A U.S. economy that already had several telltale signs of a possible recession has now likely entered one for sure, thanks to the COVID-19 pandemic, green industry economist Dr. Charlie Hall told listeners at a Monday webinar presented by AmericanHort and the Nursery and Landscape Association Executives (NLAE).
“Our economy was functioning, we’ve had a major bump in the road, we’ve likely entered a recession, but it doesn’t mean an end to our industry,” Hall said. “Our industry provides the answers to many societal needs and we need to emphasize that.”
Last year in his Farwest Show keynote address, Hall had predicted a 40% chance of a recession in 2020 and an 80 percent chance in 2021. At the time, he said six possible factors could trigger it — an economic bubble, an out-of-the-blue major (“black swan”) event, trouble with monetary policy, trade war effects, OPEC reneging on its output deal, and/or recession in China or Europe.
Four of the six have now happened, he said Monday, with the pandemic being the unpredicted black swan event that has upended everything. Recovery is going to depend on how quickly the novel coronavirus is under control.
“We hear one thing from the administration and one thing from the medical authorities as to how long that would take,” Hall said. “Most of the medical authorities say it would take 12–18 months. You tell me when COVID-19 will be under control and I’ll tell you how long the economic impacts are going to be.”
The outbreak so far is disrupting supply chains, putting people out of work, reducing consumer confidence along with consumer spending, and causing demand spikes for certain economic sectors, he said. Some sectors of the economy, such as housing, healthcare, food/beverage, pharmaceuticals and communication services, are resilient. The lawn and garden sector is part of the recreation services category, which is not resilient, but it will depend where consumers decide to cut back.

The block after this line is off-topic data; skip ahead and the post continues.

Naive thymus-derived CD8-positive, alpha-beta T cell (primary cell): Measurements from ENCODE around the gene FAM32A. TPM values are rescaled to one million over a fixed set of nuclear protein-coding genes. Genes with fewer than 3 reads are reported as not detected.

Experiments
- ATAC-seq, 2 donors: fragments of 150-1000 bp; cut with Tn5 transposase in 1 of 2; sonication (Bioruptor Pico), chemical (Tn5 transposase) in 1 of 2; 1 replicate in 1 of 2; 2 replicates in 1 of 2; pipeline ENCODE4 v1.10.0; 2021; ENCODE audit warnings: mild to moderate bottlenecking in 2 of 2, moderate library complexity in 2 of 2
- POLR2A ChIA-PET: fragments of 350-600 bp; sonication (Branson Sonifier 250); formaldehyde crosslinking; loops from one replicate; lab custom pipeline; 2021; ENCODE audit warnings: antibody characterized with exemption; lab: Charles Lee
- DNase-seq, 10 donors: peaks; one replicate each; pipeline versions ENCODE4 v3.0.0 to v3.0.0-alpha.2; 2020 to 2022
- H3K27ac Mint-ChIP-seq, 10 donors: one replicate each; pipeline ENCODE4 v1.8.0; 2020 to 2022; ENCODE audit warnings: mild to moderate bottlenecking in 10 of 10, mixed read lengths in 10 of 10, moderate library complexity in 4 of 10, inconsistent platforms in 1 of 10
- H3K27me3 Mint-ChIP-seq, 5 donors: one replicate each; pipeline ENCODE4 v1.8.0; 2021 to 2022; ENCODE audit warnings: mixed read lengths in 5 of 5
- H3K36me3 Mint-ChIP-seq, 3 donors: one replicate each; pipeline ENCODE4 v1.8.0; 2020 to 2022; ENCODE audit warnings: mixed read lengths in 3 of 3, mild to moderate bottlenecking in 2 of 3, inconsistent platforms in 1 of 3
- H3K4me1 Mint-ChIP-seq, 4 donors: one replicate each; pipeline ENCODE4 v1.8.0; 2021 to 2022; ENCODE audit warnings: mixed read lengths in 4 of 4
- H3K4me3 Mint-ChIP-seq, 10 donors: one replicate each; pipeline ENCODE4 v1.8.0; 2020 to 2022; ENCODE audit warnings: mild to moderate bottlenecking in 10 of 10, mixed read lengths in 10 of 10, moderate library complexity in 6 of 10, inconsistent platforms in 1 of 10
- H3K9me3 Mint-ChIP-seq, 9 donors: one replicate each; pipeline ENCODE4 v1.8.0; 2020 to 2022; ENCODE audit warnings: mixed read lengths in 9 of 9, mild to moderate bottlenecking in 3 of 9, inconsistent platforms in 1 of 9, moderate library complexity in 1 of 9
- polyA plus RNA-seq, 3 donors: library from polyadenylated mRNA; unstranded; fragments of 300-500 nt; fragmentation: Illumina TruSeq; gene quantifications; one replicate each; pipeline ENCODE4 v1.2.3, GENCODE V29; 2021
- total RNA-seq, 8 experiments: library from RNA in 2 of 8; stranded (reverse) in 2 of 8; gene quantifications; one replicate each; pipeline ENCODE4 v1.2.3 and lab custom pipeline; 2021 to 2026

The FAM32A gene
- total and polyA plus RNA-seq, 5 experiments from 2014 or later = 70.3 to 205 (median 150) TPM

“There’s going to be some areas where the consumer has some budget relief and chooses not to spend,” Hall said. “The question is whether lawn and garden is one of them.”
Even within the green industry, the economic downturn will affect some sectors more than others. “The [economic] outlook changes depending on the subsector that we’re talking about,” Hall said. “This is not a gloom and doom for the entire industry, but there are opportunities.” In the retail marketplace, big box stores may see more consistent sales. Still, the ability of local garden centers to provide deliveries or pickups is a commendable service that customers will value.
“We need to spread the word about the health and well-being of plants for all citizens, regardless of ethnicity or socioeconomic status, in all economic conditions,” Hall said. “We’re in a health crisis, and most people don’t realize plants provide these health and well-being benefits.”
The industry can expect some of their employees to become infected with COVID-19 in the immediate future. Hall advised growers to document the financial impact the epidemic is causing your business. Record everything that happens in case safety net programs become available, and businesses need to provide documentation before receiving benefits.
Businesses are also wise to identify susceptible, critical functions of their operation, and risks that impact their supply chain. It is also wise to defer major decisions until quarterly data is available to support tactical movements. Lastly, business owners need to build flexibility into their labor, supplies, and delivery expectations while also exploring growth opportunities.